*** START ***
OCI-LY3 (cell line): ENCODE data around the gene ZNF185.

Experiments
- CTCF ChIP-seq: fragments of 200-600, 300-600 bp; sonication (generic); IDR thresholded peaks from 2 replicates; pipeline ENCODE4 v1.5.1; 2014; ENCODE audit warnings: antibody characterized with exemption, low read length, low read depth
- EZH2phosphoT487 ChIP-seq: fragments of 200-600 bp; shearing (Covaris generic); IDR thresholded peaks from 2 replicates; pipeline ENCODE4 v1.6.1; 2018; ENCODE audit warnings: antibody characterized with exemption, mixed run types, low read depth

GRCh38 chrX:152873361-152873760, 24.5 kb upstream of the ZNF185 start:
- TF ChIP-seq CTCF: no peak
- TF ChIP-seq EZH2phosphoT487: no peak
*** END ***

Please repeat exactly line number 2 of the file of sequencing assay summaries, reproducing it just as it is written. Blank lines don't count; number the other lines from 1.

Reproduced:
Experiments